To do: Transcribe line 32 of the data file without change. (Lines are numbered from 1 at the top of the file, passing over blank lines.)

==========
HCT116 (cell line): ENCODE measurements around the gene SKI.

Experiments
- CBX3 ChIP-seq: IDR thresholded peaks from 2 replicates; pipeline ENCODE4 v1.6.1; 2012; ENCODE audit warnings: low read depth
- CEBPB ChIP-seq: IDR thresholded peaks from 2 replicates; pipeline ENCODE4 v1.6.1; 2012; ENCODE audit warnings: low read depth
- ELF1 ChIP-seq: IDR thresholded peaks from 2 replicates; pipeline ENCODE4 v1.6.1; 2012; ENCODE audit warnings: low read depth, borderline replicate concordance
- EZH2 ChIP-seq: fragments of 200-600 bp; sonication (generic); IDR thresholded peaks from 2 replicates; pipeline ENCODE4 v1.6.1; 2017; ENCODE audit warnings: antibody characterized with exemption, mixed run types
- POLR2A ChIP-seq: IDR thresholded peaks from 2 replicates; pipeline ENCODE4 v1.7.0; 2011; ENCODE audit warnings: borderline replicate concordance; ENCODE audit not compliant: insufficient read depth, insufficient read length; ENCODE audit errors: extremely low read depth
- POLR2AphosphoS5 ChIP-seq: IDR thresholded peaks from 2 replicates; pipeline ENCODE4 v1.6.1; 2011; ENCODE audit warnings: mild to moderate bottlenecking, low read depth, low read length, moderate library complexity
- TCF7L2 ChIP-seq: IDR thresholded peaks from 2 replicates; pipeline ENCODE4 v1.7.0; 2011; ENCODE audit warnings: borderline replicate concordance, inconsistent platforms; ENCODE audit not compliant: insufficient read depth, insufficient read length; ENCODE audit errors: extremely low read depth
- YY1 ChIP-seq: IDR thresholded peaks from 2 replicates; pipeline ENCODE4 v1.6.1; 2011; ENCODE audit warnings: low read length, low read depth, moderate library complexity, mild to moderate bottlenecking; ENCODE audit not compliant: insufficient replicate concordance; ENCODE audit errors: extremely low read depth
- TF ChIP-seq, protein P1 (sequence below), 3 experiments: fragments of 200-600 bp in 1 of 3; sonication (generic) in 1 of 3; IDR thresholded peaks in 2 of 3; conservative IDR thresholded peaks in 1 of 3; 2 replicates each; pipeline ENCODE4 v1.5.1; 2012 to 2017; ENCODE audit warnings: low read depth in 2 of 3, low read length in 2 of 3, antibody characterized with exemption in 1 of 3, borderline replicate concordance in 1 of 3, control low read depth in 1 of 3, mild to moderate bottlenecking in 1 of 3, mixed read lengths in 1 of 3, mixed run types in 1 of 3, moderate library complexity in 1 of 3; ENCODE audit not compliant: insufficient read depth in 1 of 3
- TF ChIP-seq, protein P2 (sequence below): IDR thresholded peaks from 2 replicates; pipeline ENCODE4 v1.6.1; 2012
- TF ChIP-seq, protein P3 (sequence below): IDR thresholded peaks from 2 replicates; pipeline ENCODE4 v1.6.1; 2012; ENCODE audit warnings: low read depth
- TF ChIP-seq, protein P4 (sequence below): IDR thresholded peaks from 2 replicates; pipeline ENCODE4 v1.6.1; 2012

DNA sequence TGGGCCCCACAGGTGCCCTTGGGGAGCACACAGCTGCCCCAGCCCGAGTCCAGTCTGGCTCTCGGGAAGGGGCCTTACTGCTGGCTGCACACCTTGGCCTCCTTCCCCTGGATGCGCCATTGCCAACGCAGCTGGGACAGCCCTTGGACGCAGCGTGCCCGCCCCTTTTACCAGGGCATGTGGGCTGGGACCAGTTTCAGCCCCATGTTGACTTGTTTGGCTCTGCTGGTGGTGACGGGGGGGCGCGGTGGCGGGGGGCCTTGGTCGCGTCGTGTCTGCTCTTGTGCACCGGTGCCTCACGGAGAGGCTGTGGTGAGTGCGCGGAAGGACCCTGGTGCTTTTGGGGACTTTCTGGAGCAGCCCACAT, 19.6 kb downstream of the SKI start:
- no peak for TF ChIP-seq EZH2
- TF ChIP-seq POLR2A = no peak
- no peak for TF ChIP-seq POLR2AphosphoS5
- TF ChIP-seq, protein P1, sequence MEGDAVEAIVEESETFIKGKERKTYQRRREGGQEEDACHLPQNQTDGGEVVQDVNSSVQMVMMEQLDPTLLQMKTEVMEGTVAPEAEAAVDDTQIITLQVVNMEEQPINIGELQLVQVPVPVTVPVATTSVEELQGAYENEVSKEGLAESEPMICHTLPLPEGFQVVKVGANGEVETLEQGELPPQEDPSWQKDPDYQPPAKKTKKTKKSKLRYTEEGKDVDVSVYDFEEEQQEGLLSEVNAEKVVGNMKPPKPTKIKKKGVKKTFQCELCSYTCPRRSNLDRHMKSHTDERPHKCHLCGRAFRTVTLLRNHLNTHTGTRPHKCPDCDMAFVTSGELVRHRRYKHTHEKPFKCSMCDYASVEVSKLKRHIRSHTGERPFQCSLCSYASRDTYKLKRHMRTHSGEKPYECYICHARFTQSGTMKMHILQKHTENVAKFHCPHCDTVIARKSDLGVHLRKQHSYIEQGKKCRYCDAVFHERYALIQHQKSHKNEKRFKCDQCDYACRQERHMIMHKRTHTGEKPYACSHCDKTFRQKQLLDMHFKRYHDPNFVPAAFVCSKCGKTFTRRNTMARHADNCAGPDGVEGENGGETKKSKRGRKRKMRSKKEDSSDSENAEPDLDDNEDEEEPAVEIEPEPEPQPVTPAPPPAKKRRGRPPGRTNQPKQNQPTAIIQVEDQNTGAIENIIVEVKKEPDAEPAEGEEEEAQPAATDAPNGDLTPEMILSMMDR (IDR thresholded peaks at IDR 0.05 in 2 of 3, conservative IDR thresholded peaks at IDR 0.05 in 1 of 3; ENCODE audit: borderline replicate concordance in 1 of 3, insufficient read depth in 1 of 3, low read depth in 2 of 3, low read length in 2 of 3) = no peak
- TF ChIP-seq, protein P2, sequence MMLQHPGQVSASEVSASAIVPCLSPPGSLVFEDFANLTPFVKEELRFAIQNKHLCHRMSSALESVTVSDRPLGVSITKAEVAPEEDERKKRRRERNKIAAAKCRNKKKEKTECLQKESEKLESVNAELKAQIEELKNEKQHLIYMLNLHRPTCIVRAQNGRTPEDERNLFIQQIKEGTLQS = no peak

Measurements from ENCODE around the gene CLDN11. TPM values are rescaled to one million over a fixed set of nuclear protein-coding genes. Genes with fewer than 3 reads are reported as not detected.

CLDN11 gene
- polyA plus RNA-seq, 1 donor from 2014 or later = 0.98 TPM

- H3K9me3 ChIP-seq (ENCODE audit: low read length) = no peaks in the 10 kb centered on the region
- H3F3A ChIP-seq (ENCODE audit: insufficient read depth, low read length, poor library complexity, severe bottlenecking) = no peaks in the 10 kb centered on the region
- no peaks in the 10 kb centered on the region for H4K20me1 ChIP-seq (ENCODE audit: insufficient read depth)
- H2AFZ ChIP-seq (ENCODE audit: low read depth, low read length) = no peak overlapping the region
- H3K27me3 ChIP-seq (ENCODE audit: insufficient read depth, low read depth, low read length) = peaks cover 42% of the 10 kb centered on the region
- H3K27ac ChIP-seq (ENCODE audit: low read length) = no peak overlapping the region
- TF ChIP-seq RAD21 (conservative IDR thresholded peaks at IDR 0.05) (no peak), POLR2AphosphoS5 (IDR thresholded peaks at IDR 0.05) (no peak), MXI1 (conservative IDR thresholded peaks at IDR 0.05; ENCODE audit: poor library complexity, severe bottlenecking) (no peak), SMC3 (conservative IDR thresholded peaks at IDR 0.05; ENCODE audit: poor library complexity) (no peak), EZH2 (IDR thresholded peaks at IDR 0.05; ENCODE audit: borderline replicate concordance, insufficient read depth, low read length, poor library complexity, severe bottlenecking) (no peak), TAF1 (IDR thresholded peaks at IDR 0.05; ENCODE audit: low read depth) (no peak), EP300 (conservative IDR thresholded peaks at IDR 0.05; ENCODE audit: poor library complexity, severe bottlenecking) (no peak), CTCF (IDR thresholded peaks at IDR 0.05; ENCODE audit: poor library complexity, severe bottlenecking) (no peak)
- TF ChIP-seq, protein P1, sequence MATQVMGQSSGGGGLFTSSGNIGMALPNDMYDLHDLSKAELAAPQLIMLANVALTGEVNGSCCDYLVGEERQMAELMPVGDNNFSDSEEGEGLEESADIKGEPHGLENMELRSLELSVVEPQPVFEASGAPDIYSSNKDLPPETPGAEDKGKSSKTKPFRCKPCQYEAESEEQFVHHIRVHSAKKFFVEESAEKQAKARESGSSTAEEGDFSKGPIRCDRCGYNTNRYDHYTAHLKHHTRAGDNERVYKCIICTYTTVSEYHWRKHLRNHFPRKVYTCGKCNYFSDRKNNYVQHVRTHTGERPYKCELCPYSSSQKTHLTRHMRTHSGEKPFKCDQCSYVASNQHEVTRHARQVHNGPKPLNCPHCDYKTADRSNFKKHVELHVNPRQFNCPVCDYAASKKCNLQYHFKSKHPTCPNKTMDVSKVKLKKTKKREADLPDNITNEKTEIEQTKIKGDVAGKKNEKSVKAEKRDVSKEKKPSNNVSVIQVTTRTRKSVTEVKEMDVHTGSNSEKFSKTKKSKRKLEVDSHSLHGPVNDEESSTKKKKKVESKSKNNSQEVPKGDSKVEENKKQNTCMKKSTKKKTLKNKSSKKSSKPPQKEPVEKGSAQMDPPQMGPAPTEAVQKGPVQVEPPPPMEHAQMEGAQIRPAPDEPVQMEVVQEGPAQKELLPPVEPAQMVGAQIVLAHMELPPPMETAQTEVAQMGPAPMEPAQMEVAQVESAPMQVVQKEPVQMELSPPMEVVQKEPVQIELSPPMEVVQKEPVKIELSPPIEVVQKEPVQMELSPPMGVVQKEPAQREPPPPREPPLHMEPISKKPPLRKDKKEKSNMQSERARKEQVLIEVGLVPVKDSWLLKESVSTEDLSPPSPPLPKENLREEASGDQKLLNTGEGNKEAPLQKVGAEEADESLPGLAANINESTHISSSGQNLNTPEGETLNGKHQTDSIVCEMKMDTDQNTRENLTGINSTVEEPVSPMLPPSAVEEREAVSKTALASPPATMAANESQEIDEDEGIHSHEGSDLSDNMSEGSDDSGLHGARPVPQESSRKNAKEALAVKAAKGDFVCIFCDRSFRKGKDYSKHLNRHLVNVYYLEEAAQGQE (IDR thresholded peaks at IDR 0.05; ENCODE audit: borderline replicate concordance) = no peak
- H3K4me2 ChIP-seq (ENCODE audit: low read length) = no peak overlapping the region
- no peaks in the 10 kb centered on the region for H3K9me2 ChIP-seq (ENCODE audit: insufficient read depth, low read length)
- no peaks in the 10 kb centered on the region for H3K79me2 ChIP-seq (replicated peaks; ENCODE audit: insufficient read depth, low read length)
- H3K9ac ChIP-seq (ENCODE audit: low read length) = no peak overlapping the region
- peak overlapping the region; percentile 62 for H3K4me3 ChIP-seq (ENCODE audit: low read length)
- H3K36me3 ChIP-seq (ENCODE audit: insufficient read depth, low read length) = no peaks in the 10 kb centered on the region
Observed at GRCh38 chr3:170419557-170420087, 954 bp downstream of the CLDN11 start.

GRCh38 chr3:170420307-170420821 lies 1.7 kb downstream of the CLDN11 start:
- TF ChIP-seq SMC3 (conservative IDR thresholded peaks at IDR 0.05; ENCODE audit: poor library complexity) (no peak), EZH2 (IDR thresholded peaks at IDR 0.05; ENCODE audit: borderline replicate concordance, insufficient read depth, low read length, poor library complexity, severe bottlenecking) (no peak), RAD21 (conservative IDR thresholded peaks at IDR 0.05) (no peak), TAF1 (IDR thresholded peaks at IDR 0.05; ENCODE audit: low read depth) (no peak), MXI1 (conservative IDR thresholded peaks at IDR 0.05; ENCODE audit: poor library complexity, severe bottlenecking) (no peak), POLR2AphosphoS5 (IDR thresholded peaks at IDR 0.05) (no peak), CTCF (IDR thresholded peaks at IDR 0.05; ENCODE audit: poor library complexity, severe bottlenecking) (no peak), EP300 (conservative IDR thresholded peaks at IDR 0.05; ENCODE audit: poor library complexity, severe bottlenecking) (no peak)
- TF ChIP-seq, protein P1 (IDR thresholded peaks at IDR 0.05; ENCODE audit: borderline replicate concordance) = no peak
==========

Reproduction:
- H3K4me2 ChIP-seq (ENCODE audit: low read length) = no peak overlapping the region